McLaren will need to get its own equipment, hires it own people and get its own building at some point. When all that occurs, IndyCar will have a new big spender on the grid and one that can complete with the current stalwarts.
With a victory in the 24 Hours of Le Mans on Sunday, Alonso seems to be a given for a McLaren IndyCar effort and with the public eye-fucking between him and the series on social media you have to think he is going to be finding a permanent residence in the United States soon rather than later. But McLaren's IndyCar involvement likely will not revolve around Alonso and he will need a teammate. McLaren should enter IndyCar will the ability to hire any driver it likes.
McLaren has more to offer any other IndyCar driver on the grid. The potential perks are endless: Formula One seat even if only a test, maybe a top-class Le Mans entry, gorgeous road cars and, most importantly, money. A McLaren IndyCar driver will not be making McLaren Formula One driver-type money but the payday should be competitive to what top IndyCar drivers already earn and McLaren would have the ability to have the top two paid drivers on the grid.
It doesn't making sense for McLaren to bring a development driver or a notable European name to IndyCar. The team would likely want a driver that could aid the whole organization in its IndyCar effort and what would stop McLaren from getting the best driver on the grid? Ganassi has been great but McLaren could provide Scott Dixon with the payday he deserves. If Dixon is a no, what is stopping McLaren from bringing Hélio Castroneves back to IndyCar full-time? We know Castroneves wants to be in IndyCar. Team Penske has put him in sports cars. It is tough to part with the Captain but McLaren might be a good reason to jump ship for Castroneves. Or what about Juan Pablo Montoya? The driver has a previous relationship with McLaren, is one of the greatest drivers of all-time and with Montoya also missing one leg of the Triple Crown of Motorsports and McLaren interested in the new regulations for the top class in sports car racing, it could be his best shot at completing it as Acura and Team Penske might not be interested in spending more than they currently are in IMSA's DPi class.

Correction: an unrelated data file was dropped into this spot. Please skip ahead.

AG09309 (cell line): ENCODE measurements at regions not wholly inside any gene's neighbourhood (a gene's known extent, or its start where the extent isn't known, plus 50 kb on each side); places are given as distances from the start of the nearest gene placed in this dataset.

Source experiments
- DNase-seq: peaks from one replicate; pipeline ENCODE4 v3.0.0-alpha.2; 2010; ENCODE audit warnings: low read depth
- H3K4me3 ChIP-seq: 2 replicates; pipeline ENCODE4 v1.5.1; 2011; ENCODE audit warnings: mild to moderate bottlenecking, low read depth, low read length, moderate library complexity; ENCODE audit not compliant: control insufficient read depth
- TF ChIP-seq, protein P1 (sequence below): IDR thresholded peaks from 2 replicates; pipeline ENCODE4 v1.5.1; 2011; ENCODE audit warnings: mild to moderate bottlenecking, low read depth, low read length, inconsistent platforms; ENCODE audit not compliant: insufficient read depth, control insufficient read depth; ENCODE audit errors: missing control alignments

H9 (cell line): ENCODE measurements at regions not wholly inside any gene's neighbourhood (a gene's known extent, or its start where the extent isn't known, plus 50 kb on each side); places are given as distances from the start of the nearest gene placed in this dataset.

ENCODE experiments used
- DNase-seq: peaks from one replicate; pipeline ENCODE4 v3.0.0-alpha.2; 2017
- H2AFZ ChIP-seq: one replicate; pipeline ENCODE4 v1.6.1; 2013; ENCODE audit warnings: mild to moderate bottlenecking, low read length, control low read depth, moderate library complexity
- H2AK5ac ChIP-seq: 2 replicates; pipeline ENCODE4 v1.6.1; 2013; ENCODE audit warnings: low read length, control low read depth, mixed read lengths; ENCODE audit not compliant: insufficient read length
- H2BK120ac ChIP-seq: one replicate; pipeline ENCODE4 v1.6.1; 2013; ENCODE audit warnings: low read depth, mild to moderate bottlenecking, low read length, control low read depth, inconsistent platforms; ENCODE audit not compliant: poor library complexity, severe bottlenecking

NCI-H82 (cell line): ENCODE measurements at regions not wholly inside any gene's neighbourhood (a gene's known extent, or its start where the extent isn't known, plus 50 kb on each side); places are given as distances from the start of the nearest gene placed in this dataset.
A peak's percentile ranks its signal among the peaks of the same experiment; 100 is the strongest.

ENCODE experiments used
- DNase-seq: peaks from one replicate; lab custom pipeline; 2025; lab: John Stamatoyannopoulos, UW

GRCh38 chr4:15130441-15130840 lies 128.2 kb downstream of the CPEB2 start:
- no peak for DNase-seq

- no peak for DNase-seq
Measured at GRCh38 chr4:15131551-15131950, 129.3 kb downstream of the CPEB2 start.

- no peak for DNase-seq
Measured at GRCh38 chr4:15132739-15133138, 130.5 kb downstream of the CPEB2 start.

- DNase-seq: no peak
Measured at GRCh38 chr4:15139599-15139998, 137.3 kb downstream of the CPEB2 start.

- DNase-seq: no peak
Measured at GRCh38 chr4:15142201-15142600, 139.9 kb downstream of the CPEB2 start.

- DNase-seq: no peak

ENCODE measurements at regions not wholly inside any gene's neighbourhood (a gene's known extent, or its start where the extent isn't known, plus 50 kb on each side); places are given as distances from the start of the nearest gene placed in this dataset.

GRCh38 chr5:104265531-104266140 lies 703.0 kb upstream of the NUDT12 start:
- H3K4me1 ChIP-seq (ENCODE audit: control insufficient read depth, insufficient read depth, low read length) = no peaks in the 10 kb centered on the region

The name McLaren would add notoriety to IndyCar but it would also add a dissent to mix up what has been a pretty established hierarchy in the series. While McLaren could pick off the top drivers in its entrance to the series the team could also be another landing pad for young talent, either drivers entering the series or drivers already on the grid and taking a step up from a smaller team.
Success isn't guaranteed for McLaren if it enters IndyCar but should the team enter it will certainly leave a mark.
Winners From the Weekend
You know about what happened at Le Mans but did you know...
Jorge Lorenzo won MotoGP's Catalan Grand Prix, his second consecutive victory. Fabio Quartararo won Moto2 race, his first career victory in his 57th grand prix start. Enea Bastianini won the Moto3 race.
Scott McLaughlin and David Reynolds split the Supercars races from Hidden Valley Raceway.
Justin Allgaier won the NASCAR Grand National Series race from Iowa, his second victory of the season. Brett Moffitt won the Truck race, his second victory of the season.
Coming Up This Weekend
IndyCar starts its second half of the season at Road America.
All three series of the Road to Indy and Pirelli World Challenge will also be at Road America.
NASCAR's Cup series has its first road course race of the season. Trucks will be at Gateway.
Formula One returns to France for the first time since 2008!
World Superbikes makes its one trip to the United States and Laguna Seca.
Deutsche Tourenwagen Masters hits the streets at the Norisring.
The Blancpain Sprint Series returns to action at Misano.
The World Touring Car Cup heads to the streets of Vila Real in Portugal.